Misogyny In The Scarlet Letter

In The Scarlet Letter, Nathaniel Hawthorne shows some misogyny as he writes about the evilness of Hester Prynne and how she is not worthy of respect. The consequences that Hester faced throughout The Scarlet Letter were given to her by men and because of actions that men directed her towards. This type of treatment and aggression towards women is demonstrated throughout The Scarlet Letter. The first example of misogyny that The Scarlet Letter provides is the treatment of Hester Prynne by The Puritans.

The treatment towards Hester was very unfair, because The Puritans treated her as an object rather than a person. The men in The Scarlet Letter would not allow themselves to make eye contact with or acknowledge Hester at all. There are many instances where this action could have been taken, but the one that sticks out the most is when The Magistrate comes to visit Hester at her house after she gives birth to her daughter Pearl. The Magistrate says that no man should be able to see what is under his robes, because it can easily cause temptation among other men .

This act demonstrates how much The Puritans do not want to give Hester the slightest bit of recognition. The action taken by The Magistrate is very misogynistic because The Puritans refuse to acknowledge Hester, which makes her feel inferior and unworthy of respect. The way that The Puritans treat Hester takes away all of her power and causes her to become powerless against the men in her life that are causing all of these problems for her.

The relationships between Arthur Dimmesdale and Chillingworth demonstrate how men can be misogynistic when they are in bad relationships with women or when they are married to them. The relationship between Chillingworth and Dimmesdale made it possible for them to act according to their true feelings towards each other (which were very negative and misogynistic). The mutual feelings between Chillingworth and Dimmesdale show the reader how The Puritans view relationships with people that are not The Puritans.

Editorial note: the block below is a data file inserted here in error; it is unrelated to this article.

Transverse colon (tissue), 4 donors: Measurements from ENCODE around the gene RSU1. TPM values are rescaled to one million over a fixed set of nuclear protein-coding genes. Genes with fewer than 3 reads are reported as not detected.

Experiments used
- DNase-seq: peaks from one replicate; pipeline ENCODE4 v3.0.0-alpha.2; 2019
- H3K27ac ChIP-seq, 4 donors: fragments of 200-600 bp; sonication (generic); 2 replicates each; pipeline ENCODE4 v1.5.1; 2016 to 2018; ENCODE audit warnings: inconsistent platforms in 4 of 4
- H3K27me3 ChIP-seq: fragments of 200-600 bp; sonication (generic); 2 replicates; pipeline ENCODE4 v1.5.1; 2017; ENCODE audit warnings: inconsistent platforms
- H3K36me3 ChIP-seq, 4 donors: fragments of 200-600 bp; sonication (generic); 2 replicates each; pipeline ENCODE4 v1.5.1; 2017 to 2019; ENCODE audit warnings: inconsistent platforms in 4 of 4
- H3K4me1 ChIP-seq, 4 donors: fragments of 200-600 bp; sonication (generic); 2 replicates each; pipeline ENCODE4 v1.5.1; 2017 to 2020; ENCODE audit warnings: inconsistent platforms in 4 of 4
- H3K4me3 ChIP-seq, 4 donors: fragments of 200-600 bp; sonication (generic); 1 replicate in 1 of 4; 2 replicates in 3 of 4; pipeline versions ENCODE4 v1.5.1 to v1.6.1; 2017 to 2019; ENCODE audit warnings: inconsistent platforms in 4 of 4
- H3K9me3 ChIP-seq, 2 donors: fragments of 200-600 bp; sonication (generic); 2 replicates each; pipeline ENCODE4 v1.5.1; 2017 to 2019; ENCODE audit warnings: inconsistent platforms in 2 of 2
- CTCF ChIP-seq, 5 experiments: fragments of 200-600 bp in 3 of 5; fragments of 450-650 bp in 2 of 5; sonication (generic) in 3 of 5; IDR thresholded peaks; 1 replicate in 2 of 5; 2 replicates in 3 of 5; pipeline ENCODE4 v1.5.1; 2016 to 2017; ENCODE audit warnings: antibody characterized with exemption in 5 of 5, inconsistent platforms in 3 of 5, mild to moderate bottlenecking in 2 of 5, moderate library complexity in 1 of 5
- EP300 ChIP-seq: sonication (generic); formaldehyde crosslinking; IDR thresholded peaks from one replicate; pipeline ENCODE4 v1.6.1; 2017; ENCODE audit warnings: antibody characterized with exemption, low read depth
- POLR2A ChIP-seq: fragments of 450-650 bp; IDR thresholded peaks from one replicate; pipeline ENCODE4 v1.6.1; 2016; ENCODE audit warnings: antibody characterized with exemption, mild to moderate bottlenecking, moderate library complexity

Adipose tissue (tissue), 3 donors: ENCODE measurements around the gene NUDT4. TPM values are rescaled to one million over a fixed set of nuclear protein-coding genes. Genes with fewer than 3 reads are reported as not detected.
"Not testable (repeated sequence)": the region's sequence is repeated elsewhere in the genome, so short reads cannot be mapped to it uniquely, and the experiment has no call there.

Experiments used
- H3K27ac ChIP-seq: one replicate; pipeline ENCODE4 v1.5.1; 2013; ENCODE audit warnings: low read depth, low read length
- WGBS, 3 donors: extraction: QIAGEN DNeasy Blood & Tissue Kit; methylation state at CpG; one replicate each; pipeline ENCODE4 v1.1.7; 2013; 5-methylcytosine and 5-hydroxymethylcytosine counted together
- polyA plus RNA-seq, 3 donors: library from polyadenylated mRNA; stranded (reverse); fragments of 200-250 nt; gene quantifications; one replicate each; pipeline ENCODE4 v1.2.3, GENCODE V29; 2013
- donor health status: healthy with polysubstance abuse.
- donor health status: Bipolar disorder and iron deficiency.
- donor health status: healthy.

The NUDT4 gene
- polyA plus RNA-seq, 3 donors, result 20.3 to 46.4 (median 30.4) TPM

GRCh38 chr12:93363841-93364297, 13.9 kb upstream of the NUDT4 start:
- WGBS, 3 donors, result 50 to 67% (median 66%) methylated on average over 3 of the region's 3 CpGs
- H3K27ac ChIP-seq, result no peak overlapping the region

The negative feelings that The Puritans have towards those who are different than their religion cause them to see others as objects rather than people, which dehumanizes other groups of people such as women. The final example of misogyny in The Scarlet Letter is seen through Pearl’s actions and towards her mother Hester Prynne. The way that Pearl acts around her mother shows how children can also be very misogynistic. During the time period where The Scarlet Letter takes place, having a child out of wedlock meant that one was inferior and not worthy of respect.

The way that society treated Hester Prynne is the same way that Pearl treats her mother. The example of misogyny in The Scarlet Letter that Pearl provides shows how children can also be misogynistic towards women, because they learn behaviors from their parents and continue them into adulthood. The behavior that Pearl demonstrates towards her own mother shows how The Puritans do not respect anyone, especially those who are different than The Puritans.

The way that Hester gave birth to a child out of wedlock made it so she was looked down upon by The Puritan community, which meant she couldn’t get a job or live comfortably without being criticized. This treatment from The Puritans gives readers an understanding as to why Hester felt like she had to lie about who the father of her daughter was and why The Scarlet Letter is considered a story of adultery. The way that The Puritans treated Hester Prynne made it so she became an outcast in The Scarlet Letter, which caused her to be lonely and unable to trust people because The Puritans were always watching her.